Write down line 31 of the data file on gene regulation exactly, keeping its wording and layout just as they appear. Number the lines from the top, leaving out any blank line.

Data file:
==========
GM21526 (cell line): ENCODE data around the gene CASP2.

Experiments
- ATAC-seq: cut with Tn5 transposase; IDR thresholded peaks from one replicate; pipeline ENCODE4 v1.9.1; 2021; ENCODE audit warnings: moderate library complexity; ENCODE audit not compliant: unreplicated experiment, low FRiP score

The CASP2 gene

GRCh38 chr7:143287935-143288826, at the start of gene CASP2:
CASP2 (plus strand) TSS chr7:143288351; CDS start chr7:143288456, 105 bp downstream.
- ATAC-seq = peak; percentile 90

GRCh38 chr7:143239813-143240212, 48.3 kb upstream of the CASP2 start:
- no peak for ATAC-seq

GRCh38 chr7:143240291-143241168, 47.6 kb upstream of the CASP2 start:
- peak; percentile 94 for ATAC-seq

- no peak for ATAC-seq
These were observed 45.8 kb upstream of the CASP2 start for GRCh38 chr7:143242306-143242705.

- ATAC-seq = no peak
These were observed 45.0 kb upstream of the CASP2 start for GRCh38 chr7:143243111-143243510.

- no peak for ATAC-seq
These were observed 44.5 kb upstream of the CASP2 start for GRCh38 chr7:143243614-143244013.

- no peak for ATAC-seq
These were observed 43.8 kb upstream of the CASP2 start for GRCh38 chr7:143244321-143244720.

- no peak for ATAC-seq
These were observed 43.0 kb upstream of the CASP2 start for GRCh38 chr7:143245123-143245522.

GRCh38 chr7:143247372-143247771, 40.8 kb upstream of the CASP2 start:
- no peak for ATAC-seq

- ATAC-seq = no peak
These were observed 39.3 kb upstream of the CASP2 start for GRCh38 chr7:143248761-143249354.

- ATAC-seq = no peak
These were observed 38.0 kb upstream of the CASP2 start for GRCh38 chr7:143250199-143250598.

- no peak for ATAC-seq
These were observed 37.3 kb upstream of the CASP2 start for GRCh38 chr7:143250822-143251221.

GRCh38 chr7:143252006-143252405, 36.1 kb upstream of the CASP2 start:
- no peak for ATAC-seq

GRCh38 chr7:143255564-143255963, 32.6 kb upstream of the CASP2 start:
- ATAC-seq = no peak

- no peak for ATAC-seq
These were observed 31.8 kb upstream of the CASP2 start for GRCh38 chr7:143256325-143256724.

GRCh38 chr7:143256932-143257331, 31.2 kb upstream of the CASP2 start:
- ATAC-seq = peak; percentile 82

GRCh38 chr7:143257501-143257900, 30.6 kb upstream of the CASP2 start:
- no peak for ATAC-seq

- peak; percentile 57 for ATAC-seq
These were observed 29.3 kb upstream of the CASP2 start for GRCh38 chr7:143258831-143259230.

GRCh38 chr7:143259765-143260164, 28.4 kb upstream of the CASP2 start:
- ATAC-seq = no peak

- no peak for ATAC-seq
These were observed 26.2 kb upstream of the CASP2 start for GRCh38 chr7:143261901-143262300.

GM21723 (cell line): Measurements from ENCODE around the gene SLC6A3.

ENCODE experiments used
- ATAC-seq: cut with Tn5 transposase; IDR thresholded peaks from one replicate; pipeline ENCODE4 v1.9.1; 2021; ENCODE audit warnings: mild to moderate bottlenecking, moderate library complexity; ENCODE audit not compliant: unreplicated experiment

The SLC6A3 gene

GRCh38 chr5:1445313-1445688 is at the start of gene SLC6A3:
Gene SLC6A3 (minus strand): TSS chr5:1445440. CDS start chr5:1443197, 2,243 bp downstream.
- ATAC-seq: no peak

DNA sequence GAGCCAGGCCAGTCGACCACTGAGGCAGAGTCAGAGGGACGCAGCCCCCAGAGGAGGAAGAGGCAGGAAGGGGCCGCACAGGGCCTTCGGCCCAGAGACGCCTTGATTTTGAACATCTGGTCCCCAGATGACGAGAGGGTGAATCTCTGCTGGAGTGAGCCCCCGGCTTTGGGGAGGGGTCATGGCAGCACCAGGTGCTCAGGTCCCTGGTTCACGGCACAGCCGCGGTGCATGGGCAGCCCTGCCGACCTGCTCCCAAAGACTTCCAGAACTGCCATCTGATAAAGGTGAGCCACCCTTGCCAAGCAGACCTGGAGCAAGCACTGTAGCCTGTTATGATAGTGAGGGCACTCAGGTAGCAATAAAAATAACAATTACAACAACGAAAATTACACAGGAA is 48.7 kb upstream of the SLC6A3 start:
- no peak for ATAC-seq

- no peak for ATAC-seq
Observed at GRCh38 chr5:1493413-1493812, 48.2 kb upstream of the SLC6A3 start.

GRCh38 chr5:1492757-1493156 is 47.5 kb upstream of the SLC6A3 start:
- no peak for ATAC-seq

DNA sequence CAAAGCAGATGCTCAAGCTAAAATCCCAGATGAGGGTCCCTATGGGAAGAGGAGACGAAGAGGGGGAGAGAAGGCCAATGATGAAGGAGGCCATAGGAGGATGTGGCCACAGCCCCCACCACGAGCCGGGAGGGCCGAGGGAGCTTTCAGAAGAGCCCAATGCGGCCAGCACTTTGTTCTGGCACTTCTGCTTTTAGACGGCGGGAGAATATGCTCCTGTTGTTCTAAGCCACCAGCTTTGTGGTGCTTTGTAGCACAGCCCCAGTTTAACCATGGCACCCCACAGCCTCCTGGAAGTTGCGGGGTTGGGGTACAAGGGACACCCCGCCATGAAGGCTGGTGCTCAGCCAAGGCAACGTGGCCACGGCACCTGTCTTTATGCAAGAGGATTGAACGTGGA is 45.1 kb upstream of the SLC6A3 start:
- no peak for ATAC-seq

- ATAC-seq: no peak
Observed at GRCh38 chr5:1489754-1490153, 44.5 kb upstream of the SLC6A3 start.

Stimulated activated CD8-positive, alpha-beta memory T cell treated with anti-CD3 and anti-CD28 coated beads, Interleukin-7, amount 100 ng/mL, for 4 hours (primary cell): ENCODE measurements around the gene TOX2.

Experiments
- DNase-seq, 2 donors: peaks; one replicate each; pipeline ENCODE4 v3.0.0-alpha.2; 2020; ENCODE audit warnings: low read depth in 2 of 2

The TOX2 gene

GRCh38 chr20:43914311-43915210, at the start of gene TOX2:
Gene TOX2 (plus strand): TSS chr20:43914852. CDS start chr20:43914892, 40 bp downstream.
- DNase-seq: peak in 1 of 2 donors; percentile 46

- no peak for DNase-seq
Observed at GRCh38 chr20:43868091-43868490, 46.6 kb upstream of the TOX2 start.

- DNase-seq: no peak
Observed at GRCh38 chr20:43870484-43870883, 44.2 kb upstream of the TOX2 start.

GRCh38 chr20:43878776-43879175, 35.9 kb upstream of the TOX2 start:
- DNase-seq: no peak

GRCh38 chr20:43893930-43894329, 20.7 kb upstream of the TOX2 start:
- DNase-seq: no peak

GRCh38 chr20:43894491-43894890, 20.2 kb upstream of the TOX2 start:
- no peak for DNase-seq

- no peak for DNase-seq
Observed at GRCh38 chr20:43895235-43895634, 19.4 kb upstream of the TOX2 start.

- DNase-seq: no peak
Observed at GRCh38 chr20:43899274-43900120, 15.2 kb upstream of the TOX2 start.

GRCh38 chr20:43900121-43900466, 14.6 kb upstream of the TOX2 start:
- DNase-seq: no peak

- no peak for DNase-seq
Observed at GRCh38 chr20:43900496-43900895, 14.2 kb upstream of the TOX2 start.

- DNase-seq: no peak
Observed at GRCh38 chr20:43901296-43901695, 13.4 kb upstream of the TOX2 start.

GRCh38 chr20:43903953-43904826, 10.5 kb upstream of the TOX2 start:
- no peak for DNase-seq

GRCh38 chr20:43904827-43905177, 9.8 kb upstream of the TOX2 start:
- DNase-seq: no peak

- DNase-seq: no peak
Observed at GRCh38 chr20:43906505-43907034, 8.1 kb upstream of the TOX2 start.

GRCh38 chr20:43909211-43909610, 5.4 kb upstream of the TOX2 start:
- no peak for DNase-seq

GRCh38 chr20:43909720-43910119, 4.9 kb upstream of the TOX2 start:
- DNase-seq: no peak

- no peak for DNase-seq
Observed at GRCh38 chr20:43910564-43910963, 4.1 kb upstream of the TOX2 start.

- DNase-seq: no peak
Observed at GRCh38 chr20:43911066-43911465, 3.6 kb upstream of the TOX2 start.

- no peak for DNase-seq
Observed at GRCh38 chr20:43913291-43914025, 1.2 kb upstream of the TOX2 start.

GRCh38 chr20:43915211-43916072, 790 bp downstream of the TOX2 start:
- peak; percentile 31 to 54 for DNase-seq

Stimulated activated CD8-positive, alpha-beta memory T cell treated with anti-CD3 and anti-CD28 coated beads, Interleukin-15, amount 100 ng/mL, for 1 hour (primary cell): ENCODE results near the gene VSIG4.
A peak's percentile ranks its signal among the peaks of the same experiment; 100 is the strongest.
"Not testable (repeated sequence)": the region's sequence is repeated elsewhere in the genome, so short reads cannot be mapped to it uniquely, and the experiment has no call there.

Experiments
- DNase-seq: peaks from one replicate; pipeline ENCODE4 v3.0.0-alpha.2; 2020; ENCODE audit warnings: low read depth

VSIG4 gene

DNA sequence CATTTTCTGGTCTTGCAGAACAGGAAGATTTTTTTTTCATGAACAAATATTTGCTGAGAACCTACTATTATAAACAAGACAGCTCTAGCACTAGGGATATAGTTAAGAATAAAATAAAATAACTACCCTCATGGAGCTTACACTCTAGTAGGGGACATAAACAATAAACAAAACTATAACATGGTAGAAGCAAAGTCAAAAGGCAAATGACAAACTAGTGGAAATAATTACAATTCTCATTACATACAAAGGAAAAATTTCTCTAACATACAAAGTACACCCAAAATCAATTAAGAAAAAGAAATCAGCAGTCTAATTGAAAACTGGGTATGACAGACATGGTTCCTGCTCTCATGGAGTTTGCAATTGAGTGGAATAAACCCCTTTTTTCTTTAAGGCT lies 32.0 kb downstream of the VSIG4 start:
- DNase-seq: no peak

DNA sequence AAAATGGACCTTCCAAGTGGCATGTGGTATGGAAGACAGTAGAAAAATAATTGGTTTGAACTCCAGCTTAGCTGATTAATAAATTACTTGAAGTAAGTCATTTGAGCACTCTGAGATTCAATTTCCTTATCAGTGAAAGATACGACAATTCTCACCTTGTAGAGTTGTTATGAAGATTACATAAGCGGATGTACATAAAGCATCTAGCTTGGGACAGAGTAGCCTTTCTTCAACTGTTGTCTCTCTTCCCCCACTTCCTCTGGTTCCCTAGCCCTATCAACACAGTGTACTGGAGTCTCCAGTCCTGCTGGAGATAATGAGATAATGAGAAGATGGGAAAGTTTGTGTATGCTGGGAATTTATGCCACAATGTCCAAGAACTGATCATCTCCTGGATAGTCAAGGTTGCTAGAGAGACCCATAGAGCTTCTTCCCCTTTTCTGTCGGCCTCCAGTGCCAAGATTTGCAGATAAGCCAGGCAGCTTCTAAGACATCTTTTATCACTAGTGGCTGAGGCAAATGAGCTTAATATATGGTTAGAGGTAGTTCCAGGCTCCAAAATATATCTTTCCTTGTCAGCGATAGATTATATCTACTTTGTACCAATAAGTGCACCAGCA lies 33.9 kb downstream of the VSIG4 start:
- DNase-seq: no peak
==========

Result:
- no peak for ATAC-seq